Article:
Hundreds of Mukerian paper mill workers in the Indian state of Punjab protested on January 1 over the non-payment of wages during the past year. Workers burned an effigy of Labor and Local Government Minister Jagjit Chaudhary.
The mill stopped production last year axing around 250 employees. These workers have not been paid any dues or provident fund. About 1,000 other mill workers have not been paid salaries since March.
Protesting employees have accused management of deliberately stopping the production at the mill and referring the case to the Board for Industrial and Financial Reconstruction in order to raise loans for the paper mill. Workers claim there are no real financial problems with the mill, the area has ample raw material for production, and paper is in demand on the market.
Paper mill employees have made representations to the state government and the Labor Department over the past year but have been ignored.
Punjab cleaning workers on strike
Strike action by Jalandhar City sanitation workers (safai karamcharis) since December 22 is continuing as city officials refuse to grant employees’ demands for a wage rise, permanent employment after five years, and other basic demands. The striking workers are among the poorest paid and most oppressed sections of the Indian working class.
While garbage continues to pile up, impacting in particular on older parts of the city, such as Kot Pakshian, Mohalla Khodian, Kishan Pura, Kot Kishan Chand and Attari Bazaar, municipal officials refuse to discuss workers’ demands.
This week, the strikers targetted Congress Party mayor Surinder Mahey for their protests. In the last week of December, their demonstrations were directed against state industry, commerce and environment minister Avtar Henry.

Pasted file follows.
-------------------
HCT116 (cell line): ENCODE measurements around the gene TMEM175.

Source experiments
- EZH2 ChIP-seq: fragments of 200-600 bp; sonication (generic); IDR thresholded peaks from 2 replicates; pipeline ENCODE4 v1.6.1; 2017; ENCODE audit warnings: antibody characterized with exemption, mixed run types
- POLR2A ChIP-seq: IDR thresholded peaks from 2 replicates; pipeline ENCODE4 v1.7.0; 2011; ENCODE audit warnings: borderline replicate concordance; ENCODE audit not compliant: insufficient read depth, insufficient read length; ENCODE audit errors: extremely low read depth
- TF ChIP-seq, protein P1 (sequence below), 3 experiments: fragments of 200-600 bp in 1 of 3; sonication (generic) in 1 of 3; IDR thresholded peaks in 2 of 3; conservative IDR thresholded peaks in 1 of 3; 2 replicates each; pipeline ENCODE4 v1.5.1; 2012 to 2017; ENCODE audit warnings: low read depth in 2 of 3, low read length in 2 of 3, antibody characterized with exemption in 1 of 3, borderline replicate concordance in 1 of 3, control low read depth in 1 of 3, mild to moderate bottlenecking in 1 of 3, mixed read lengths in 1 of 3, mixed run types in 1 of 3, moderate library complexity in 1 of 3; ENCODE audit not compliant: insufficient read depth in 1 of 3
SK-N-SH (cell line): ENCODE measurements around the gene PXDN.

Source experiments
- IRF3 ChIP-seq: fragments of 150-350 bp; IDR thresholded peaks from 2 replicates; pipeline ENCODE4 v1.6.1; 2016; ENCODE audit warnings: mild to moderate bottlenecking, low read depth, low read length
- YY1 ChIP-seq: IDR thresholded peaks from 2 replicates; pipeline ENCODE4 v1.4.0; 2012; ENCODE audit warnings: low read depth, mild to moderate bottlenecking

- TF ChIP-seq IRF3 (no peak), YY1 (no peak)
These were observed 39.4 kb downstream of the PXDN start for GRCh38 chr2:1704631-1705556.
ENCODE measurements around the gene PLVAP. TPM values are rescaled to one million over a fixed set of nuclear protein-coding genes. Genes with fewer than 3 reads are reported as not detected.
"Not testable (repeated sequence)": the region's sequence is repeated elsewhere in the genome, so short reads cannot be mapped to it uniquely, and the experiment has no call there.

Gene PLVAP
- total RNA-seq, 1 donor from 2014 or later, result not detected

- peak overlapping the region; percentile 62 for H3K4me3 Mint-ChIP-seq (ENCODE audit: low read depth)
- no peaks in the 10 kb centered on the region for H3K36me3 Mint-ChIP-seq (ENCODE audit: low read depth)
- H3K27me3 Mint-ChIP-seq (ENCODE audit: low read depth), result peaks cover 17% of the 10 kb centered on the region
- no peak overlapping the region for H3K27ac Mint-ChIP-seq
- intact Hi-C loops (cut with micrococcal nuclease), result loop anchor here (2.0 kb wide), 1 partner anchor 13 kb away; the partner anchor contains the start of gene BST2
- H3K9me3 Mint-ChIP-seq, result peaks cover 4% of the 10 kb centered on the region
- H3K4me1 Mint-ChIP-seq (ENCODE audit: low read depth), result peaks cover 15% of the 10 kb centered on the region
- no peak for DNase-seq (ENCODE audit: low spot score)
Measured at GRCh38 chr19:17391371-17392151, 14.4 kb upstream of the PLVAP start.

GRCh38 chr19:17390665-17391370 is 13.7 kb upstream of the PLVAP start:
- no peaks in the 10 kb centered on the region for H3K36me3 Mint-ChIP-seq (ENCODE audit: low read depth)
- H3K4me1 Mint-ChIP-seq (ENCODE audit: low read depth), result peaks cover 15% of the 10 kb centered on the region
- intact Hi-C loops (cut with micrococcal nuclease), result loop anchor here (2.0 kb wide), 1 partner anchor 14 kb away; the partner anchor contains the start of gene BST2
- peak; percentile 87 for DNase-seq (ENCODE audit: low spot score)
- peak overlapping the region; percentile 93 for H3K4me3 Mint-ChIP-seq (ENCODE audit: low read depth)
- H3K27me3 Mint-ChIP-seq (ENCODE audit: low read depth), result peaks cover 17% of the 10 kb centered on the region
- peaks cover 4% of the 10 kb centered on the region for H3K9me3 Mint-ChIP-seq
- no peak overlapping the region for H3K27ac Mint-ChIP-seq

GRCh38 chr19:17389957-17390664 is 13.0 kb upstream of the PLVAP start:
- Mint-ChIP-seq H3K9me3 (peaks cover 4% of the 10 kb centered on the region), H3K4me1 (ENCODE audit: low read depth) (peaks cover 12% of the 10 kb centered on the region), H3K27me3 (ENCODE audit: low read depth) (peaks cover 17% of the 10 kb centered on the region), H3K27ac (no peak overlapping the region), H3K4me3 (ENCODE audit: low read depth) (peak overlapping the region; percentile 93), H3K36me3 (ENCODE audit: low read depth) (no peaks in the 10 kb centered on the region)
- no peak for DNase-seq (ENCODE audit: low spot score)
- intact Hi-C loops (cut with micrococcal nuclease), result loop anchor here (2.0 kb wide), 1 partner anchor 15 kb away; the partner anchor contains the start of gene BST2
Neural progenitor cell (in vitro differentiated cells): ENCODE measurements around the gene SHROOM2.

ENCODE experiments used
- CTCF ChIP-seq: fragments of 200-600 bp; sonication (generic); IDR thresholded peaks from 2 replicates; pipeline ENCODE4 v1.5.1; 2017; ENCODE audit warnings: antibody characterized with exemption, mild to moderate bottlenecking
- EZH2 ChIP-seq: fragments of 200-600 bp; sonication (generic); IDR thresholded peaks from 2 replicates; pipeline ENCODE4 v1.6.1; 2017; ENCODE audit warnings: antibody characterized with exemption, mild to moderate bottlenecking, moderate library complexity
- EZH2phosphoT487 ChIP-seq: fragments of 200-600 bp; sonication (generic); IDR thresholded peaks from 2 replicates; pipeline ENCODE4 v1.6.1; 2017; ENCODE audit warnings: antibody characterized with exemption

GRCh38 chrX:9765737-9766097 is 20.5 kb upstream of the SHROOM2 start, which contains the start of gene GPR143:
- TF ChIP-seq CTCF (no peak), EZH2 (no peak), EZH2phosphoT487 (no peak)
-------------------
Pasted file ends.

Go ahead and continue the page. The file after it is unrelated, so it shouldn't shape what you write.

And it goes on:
Sri Lankan development officers demand higher salaries
On December 28, around 27,000 Sri Lankan development officers launched a picketing campaign to demanding a 35 percent wage increase and the abolition of salary anomalies. Other demands include a revamping of the divisional secretariat's promotion scheme and the payment of entitlements received by other state service employees.
Development officers are involved in disbursing government assistance to needy people and also work in the Samurdhi, or so-called poverty alleviation banks. They have threatened to launch a national strike if their demands are not met.
Australia, New Zealand and the Pacific
Ajax parts workers end sit-in
Former Ajax Fasteners workers voted unanimously on December 21 to end a sit-in at the company’s Melbourne factory after a proposed takeover of the bankrupt company by Specifix Fasteners.Ajax Fasteners, which makes automotive and industrial fasteners for Ford, General Motors Holden, Toyota and Mitsubishi, was placed in voluntary liquidation just before Christmas.
Under the proposed deal, Specifix Fasteners would resume production this month but only an estimated 60 or 70 of the former 187-strong workforce would be re-employed. Australia Workers Union officials urged employees to accept the deal. Workers were told they would receive redundancy payouts and those rehired could keep this payment.
New Zealand radiation therapists to resume strike action
Radiation therapists employed by New Zealand District Health Boards (DHBs) are set to resume strike action next week over a cost of living dispute. Canterbury DHB workers are walking off the job for three days and therapists at all other DHBs, except Otago who are running an administration ban, are striking for one day at a time. Workers in Canterbury will strike from January 9-12, Auckland and Wellington on January 11 and 15 and MidCentral (Palmerston North) between January 15 and 19.